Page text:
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Knietrümmer

English translation: More to the longer shot

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08:52 May 30, 2000
German to English translations [PRO]
Tech/Engineering
German term or phrase: Knietrümmer
Afraid there isn´t much context: it appears to relate to the shape of the stems and eyes of a pair of scissors.
Heather
English translation:More to the longer shot
Explanation:
http://www.gruffe.com/pag12/pag12.htm
-
This URL shows a picture that is definitely worth at least 1000 of my words. If, and that is a big if, that is what your German author is talking about, then they are simply called "bent" scissors. -

Here is even a "scissors glossary" by a scissors manufacturer in Ohio. -

http://www.claussco.com/glossary.htm -

They say that the things we have been calling "eyes" are called "bows" but that the Italians had it right with "bent" scissors versus "straight" scissors.

Selected response from:

Dan McCrosky
Local time: 05:01
Grading comment
Excellent, thanks! :-) Admittedly I´ll stick to "eyes" rather than "bows", because my customer is one of the Solingen cutting tools companies and so most of my research is being done among the Solingen websites, where the reference to "eyes" comes again and again (although I admit that even in German, they can be called "Ringen" as well as "Augen"...).
However, the rest is a big help.
4 KudoZ points were awarded for this answer

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Summary of answers provided
naSpeaking of Solingen,Dan McCrosky
naMore to the longer shotDan McCrosky
naAn even longer shotDan McCrosky
naA longshot, but...William Scheckel


  

Answers


38 mins
A longshot, but...


Explanation:
According to Ernst, "Kniestück" can mean a goose-neck (or simply a knee/elbow piece). I'd suggest basing your translation on that definition (perhaps by "Trümmer" they mean a small piece).
Sorry I can't be more certain, but maybe this will inspire you to something more elegant. Will

William Scheckel
Local time: 05:01
PRO pts in pair: 139
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4 hrs
An even longer shot


Explanation:
An even longer shot… - "Knietrümmer" does not show up anywhere. Neither does "Trümmerknie" – Knie and Trümmer are both there though. – Now here comes the longer shot. A "Trümmerbruch" is a shattered bone fracture, a comminuted fracture. If one had a shattered knee, the leg could look like a mild zigzag or swan-neck, but not so exaggerated, like these tailoring shears where the zigzag or swan-neck raises the eyes an inch or so up from the cutting surface. Oh well, never mind, it is getting late here in Germany.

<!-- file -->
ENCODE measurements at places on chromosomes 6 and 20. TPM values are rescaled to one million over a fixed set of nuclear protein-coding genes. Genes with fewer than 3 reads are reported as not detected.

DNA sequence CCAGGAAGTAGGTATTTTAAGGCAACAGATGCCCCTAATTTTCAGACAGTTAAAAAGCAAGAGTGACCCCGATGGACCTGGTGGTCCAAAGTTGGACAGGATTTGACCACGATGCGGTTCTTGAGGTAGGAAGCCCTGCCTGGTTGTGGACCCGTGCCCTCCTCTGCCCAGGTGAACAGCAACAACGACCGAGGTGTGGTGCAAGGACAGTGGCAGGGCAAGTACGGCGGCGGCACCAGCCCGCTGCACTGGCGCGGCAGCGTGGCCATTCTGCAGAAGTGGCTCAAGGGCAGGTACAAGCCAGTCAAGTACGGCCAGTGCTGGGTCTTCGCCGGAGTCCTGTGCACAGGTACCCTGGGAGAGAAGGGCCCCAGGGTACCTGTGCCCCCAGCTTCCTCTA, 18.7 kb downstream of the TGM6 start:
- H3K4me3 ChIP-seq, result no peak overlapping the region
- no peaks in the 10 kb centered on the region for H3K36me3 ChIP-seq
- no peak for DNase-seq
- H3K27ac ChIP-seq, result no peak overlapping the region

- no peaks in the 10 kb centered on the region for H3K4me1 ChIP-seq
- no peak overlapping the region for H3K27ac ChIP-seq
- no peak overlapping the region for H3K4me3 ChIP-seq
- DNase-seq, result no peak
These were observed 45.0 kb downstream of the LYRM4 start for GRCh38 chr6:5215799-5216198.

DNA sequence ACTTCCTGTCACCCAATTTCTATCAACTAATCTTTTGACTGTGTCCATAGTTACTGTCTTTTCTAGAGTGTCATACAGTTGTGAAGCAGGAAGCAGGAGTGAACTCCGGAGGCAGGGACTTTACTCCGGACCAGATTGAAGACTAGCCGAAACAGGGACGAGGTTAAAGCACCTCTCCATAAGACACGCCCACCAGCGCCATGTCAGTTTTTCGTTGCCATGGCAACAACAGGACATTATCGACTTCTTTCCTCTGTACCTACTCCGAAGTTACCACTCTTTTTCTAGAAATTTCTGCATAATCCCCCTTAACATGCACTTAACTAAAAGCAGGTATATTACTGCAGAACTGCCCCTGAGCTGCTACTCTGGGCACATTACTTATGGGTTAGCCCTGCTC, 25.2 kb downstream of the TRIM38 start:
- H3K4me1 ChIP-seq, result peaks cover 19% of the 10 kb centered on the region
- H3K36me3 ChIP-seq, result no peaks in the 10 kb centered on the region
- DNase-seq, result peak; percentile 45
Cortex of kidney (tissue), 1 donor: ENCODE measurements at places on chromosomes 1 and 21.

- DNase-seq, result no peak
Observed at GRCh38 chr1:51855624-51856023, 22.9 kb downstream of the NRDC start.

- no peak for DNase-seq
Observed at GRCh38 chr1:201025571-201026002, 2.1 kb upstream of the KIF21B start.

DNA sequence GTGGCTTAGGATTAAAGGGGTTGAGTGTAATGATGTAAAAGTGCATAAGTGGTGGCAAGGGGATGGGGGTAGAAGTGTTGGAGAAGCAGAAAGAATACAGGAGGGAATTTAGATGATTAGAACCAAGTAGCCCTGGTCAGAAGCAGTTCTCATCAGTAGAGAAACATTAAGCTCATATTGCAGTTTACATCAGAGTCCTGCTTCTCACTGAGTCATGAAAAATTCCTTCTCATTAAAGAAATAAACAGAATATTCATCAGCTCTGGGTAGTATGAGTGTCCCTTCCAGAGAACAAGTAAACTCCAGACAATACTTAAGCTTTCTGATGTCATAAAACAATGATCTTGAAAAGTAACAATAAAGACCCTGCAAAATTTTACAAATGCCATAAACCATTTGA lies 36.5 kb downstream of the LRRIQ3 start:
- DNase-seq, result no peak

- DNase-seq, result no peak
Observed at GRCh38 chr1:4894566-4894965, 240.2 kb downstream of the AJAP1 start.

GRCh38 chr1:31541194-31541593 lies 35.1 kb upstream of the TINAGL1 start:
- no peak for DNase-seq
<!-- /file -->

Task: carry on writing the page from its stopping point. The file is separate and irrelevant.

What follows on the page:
Dan McCrosky
Local time: 05:01
Native speaker of: Native in EnglishEnglish
PRO pts in pair: 1541
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15 hrs
More to the longer shot


Explanation:
http://www.gruffe.com/pag12/pag12.htm
-
This URL shows a picture that is definitely worth at least 1000 of my words. If, and that is a big if, that is what your German author is talking about, then they are simply called "bent" scissors. -

Here is even a "scissors glossary" by a scissors manufacturer in Ohio. -

http://www.claussco.com/glossary.htm -

They say that the things we have been calling "eyes" are called "bows" but that the Italians had it right with "bent" scissors versus "straight" scissors.



Dan McCrosky
Local time: 05:01
Native speaker of: Native in EnglishEnglish
PRO pts in pair: 1541
Grading comment
Excellent, thanks! :-) Admittedly I´ll stick to "eyes" rather than "bows", because my customer is one of the Solingen cutting tools companies and so most of my research is being done among the Solingen websites, where the reference to "eyes" comes again and again (although I admit that even in German, they can be called "Ringen" as well as "Augen"...).
However, the rest is a big help.
Login to enter a peer comment (or grade)

17 hrs
Speaking of Solingen,


Explanation:
you must already have found these two pages: -



http://www.zwilling-solingen.com/d/frame_scheren.html -

and -

http://www.j-a-henckels.com/e/frame_scheren.html -

Some of the English sounds a little "Deulish" but there is a lot of terminology.

Dan McCrosky
Local time: 05:01
Native speaker of: Native in EnglishEnglish
PRO pts in pair: 1541
Login to enter a peer comment (or grade)




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